There have been some hopeful signs on capital punishment in recent years, but clearly we’re still a long way from turning the corner and joining most of the rest of the industrialized world in abolishing the practice.
And for those of you who favor the death penalty, fine, you’re entitled to your opinion. I just don’t want to argue with you about it. Life’s too short, and to quote that great American, Barbara Bush, “So why should I waste my beautiful mind on something like that?”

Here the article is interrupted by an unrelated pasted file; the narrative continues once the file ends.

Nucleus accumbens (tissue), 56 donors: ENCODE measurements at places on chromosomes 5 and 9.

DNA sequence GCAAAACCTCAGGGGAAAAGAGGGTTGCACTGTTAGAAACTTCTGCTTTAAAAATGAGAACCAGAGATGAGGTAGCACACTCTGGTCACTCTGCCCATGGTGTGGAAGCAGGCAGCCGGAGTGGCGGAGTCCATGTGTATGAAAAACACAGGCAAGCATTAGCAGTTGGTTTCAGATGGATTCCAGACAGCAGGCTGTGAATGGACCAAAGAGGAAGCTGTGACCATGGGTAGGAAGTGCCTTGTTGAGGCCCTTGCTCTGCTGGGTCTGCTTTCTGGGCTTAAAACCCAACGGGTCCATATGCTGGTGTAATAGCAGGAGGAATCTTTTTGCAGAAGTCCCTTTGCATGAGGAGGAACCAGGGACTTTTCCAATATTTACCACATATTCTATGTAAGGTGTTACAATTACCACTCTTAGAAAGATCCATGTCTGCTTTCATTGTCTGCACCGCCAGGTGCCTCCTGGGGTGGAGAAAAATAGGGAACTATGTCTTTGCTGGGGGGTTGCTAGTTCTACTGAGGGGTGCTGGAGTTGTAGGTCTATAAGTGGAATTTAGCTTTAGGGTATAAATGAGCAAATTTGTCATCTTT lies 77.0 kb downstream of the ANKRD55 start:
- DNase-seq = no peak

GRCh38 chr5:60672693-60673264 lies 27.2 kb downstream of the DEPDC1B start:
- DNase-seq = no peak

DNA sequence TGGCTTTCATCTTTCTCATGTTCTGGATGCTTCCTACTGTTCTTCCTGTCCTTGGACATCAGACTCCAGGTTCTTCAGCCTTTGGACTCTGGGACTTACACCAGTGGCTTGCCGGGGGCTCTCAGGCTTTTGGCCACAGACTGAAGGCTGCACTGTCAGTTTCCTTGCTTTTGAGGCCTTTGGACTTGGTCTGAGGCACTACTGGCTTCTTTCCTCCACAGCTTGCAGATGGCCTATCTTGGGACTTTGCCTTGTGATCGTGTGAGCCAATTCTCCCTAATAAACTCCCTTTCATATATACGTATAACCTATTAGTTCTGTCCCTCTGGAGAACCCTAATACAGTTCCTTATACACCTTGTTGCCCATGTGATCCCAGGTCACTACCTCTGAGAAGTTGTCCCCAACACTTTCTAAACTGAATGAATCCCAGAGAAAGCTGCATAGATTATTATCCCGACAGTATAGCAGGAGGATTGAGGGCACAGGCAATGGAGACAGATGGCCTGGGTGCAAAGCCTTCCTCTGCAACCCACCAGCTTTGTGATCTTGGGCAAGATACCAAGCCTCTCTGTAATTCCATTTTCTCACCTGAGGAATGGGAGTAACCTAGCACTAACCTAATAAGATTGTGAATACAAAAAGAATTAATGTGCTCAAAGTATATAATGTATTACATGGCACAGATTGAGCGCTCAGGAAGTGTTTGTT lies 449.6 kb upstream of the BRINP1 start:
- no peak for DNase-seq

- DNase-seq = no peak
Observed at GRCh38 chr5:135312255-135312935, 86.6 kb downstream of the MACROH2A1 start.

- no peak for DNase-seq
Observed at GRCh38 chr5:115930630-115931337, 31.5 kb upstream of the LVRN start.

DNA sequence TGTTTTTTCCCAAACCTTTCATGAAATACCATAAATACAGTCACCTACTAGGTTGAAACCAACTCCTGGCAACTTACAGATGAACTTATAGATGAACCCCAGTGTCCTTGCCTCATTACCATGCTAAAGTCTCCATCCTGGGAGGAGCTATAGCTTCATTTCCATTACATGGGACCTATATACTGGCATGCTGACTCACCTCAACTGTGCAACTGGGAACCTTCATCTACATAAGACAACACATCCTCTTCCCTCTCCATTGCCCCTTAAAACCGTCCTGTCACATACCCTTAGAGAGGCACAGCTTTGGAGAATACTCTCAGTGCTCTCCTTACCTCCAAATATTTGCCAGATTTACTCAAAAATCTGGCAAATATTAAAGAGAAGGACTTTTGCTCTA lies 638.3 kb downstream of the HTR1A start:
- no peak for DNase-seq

The future belongs to the abolitionists, I still believe that. But this more humane future sometimes feels unfathomably far away. And right or wrong, the fact that so many of my political allies are on the other side, makes me more than a little sad.
March 29th, 2006 at 9:31 am